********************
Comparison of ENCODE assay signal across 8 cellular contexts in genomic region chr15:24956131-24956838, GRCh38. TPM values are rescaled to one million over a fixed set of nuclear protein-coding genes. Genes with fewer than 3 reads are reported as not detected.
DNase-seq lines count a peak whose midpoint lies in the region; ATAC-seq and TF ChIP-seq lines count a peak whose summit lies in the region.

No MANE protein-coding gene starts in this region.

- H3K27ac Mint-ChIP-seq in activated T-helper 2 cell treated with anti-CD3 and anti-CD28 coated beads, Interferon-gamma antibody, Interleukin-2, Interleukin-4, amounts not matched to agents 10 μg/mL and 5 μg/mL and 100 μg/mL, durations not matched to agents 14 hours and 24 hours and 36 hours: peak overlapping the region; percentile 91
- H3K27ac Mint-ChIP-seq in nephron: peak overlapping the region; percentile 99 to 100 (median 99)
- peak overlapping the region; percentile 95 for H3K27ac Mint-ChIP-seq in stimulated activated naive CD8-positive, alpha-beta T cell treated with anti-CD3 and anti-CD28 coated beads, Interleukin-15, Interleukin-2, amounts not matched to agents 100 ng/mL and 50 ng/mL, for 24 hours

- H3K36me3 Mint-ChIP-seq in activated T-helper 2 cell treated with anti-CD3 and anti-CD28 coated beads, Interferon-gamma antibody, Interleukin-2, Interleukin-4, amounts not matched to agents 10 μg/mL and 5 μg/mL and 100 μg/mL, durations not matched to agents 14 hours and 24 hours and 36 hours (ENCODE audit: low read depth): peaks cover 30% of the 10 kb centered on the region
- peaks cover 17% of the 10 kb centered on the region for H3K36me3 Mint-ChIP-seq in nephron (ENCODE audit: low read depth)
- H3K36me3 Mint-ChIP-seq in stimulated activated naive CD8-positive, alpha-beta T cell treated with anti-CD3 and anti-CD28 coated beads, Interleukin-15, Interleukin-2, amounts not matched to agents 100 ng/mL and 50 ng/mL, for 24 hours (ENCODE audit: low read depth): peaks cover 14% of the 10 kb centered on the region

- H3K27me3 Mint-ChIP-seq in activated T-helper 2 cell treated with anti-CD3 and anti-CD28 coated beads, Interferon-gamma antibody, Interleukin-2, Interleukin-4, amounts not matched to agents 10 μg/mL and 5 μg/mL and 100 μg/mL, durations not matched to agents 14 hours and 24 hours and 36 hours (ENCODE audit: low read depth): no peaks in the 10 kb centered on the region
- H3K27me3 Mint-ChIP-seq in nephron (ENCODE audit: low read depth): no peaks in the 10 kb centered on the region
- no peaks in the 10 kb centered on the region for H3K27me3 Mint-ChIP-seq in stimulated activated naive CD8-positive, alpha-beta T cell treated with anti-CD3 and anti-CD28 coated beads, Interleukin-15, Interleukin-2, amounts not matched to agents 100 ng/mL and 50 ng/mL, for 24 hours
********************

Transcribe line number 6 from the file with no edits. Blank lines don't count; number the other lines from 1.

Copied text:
- peak overlapping the region; percentile 95 for H3K27ac Mint-ChIP-seq in stimulated activated naive CD8-positive, alpha-beta T cell treated with anti-CD3 and anti-CD28 coated beads, Interleukin-15, Interleukin-2, amounts not matched to agents 100 ng/mL and 50 ng/mL, for 24 hours